Studies are finding that many groundbreaking published results with implications for human health and disease cannot be replicated. Sarah Webb explores how reproducibility issues in basic science are creating bumps on the road to the clinic.
Glenn Begley was leading the hematology/oncology group at Amgen when he first noticed the problem. As part of his record keeping efforts, he would document each project his group initiated along with why it was terminated. In reviewing those records, he saw that nearly 90 percent of studies based on published literature, findings such as novel pathways and oncogenes, could not be reproduced by the scientists at Amgen.
It is standard practice among large biotechnology and pharmaceutical companies such as Amgen to repeat experiments from promising academic studies that seem ripe for further development. In this case, the Amgen researchers exchanged reagents, arranged visits to the laboratories that had carried out the original studies, and even asked the original researchers to repeat their own experiments. In the end, the extra effort did not change the low reproducibility rates Begley had uncovered.
“We were shocked, frankly, to find that they were unable to reproduce their own experiments published in Nature, Science, and Cell,” he says.
In 2012, Begley co-authored a Commentary in the journal Nature (1) with Lee Ellis of M.D. Anderson Cancer Center highlighting the reproducibility problems they were seeing. Begley and Ellis were not the first to bring up the difficulties of moving basic research findings to clinical settings—a group at Bayer Health had published an article expressing similar concerns in 2011 (2). The Bayer group reported that 75–80 percent of projects had been terminated because basic research findings couldn't be repeated. Initially, Begley says, he and Ellis faced sharp criticism for their commentary and its implications. But in many ways such reports should not have come as a great shock to the scientific community—basic researchers themselves had been raising concerns about reproducibility issues associated with cell lines and antibodies for years.Focus on reproducibility
Problems with reproducing biomedical studies have led to growing questions about the quality of basic research in general. Analyses such as those of Begley and the Bayer group have been published over the last several years suggesting that anywhere from 50 to 90 percent of groundbreaking results reported in top-tier scientific journals are not reproducible for one reason or another.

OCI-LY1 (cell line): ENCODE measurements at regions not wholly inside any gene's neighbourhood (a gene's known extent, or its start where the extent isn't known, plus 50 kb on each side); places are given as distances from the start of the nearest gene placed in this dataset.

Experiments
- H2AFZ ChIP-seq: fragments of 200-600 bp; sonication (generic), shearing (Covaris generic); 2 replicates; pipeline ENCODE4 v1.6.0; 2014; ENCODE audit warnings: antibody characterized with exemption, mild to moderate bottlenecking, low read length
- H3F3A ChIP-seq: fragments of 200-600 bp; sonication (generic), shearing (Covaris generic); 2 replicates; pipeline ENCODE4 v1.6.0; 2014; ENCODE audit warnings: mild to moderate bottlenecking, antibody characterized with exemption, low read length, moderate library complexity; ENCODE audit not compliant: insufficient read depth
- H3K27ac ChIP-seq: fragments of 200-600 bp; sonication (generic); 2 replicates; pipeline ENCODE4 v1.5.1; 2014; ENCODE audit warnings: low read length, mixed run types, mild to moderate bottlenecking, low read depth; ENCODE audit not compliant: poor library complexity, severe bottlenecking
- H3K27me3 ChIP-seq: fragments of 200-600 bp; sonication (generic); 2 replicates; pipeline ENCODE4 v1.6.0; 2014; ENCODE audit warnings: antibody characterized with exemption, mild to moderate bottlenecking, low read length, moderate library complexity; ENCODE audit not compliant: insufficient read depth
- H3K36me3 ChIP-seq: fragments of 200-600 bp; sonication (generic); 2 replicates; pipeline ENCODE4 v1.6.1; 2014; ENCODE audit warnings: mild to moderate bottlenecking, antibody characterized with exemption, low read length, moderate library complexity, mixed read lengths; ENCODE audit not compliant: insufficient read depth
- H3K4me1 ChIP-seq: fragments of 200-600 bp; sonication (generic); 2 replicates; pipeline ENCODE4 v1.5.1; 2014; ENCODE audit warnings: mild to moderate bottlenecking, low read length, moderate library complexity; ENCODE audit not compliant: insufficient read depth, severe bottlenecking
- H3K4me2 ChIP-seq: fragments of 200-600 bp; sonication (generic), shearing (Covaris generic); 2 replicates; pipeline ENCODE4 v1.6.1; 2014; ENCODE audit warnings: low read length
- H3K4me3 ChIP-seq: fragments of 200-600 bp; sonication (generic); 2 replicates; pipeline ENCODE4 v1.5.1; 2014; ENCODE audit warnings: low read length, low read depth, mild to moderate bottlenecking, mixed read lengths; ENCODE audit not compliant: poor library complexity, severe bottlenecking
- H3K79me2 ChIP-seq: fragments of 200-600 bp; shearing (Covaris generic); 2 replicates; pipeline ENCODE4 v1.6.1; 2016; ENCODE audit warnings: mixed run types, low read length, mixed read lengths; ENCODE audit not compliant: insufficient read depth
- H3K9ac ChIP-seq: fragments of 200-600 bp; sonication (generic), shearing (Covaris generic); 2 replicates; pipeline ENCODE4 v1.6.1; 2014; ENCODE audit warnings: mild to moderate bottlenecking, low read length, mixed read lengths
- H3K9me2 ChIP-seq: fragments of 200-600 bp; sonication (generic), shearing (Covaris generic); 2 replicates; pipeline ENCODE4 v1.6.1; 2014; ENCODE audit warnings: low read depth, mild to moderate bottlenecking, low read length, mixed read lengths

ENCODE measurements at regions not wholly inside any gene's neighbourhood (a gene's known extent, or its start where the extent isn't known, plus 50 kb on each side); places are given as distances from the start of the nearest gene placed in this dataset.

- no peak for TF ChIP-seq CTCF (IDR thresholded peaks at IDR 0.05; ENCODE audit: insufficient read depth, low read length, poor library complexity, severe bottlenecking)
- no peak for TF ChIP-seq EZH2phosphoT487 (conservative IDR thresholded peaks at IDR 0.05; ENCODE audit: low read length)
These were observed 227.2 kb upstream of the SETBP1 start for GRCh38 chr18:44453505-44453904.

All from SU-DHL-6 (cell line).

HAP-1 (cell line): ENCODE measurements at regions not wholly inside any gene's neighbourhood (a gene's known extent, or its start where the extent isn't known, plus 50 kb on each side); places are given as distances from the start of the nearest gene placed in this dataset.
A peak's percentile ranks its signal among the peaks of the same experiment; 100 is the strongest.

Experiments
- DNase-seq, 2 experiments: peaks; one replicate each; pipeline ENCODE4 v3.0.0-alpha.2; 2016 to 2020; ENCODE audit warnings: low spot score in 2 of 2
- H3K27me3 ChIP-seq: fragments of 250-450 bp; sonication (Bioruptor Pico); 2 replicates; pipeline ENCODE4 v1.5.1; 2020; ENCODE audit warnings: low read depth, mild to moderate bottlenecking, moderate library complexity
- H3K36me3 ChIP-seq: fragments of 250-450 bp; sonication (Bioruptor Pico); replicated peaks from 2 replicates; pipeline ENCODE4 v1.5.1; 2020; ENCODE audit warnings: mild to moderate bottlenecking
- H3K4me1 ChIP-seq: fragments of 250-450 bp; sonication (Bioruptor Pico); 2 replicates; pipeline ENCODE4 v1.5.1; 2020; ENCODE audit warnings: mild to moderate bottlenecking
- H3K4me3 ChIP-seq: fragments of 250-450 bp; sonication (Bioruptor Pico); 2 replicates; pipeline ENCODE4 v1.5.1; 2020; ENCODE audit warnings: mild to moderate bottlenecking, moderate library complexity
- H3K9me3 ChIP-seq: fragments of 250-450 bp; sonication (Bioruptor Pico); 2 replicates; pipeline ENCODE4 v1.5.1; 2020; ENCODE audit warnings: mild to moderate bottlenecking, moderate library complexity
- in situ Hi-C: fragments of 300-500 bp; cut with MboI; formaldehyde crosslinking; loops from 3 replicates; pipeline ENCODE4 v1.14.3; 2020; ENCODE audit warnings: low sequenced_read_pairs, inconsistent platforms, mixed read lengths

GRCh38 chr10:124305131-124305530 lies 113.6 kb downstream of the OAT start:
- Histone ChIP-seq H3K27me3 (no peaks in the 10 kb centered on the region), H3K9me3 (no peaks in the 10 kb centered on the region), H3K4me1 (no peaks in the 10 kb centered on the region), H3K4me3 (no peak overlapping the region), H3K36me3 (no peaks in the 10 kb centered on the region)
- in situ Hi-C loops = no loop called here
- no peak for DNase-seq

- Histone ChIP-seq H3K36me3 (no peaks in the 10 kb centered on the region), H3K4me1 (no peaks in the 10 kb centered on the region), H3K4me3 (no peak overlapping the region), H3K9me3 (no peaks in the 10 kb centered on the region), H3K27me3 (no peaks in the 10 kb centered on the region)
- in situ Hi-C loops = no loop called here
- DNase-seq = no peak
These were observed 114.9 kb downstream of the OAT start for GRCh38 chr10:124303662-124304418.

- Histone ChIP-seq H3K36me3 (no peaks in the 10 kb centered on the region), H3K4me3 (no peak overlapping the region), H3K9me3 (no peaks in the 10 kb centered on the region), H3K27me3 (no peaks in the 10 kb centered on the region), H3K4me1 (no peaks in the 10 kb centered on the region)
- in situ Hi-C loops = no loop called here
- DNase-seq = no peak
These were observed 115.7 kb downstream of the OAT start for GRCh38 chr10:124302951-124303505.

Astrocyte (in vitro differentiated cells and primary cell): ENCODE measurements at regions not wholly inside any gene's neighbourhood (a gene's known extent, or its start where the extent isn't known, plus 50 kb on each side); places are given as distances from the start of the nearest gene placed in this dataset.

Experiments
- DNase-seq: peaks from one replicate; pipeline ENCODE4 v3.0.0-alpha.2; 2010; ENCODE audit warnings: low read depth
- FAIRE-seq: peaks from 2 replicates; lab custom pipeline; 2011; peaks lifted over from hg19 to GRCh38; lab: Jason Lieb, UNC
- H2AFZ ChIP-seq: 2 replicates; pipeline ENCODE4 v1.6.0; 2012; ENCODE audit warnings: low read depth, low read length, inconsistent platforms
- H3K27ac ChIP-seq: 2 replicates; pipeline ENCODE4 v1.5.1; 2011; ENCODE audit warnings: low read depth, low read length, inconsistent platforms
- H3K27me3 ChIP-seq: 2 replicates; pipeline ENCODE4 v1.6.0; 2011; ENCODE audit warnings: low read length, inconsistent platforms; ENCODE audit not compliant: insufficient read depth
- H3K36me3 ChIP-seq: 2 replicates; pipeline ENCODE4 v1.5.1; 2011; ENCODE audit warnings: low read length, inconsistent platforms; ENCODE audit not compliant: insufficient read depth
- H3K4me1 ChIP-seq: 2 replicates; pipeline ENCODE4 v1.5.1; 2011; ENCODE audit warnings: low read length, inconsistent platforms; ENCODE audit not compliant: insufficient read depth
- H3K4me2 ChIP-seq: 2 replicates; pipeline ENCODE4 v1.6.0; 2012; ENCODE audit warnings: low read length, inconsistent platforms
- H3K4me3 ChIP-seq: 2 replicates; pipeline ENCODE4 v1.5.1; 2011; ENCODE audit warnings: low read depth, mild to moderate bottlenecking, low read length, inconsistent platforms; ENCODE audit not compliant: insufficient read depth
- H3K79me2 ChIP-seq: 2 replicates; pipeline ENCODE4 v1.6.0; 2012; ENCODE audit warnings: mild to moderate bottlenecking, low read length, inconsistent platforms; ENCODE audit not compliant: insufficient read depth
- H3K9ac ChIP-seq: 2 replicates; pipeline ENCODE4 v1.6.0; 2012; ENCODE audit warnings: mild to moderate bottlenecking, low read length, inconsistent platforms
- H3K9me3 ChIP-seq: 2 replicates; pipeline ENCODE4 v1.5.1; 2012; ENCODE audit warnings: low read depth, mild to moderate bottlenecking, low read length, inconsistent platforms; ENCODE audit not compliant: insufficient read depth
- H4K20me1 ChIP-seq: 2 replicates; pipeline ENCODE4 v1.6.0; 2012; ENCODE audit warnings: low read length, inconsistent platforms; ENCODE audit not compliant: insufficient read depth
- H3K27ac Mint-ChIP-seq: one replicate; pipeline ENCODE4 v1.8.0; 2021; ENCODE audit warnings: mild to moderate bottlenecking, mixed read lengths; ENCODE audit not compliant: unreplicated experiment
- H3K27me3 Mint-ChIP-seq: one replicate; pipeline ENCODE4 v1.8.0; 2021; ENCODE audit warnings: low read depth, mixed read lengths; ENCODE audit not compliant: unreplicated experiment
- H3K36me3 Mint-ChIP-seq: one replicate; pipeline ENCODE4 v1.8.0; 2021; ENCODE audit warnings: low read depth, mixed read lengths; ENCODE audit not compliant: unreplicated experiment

Beyond the expense of follow-up experiments, chasing seemingly promising but faulty scientific leads slows scientific progress. A splashy result based on faulty experimentation or analysis can lead groups of researchers to pursue lines of inquiry that will lead nowhere. And efforts to translate interesting basic research into the clinic can be stymied when those initial results don't hold water, says Begley, who is now Chief Scientific Officer at Tetralogic Pharmaceuticals in Malvern, Pennsylvania. In early June, a paper from the Global Biological Standards Institute, a Washington, DC-based non-profit focused on improving research quality, estimated that 50 percent of preclinical research is not reproducible, work which cost an estimated $28 billion to produce (3).
For smaller companies, the stakes are especially high. According to Begley, large companies typically don't take literature findings at face value and repeat experiments before they try to build on them. But small companies often don't have the time or resources to do replicative studies before trying to commercialize a discovery. So, just where does the reproducibility issue start, and how can it be changed?
Some contend that at the core, biology itself is complex and messy, and biological systems have inherent variability and noise. But when used to dismiss reproducibility problems, “that argument is somewhere between voodoo and the Middle Ages,” says John Ioannidis of Stanford University, who believes that line of reasoning grossly misrepresents the scientific process.
Anne Plant of the National Institute of Standards and Technology (NIST) thinks that labeling the problem as the “reproducibility” crisis actually oversimplifies the situation since reproducibility is in fact just one piece of the puzzle. Even if two research groups arrive at the same answer, that doesn't mean that it's right, she adds, and discrepancies between findings don't always mean that one is right and the other wrong. In a position paper published in Nature Methods, she and her NIST colleagues highlighted six elements—one of which is reproducibility—that contribute to the accuracy of a scientific measurement (4). The key, she says, is for researchers to know enough detail about experiments and measurements to understand why results might differ.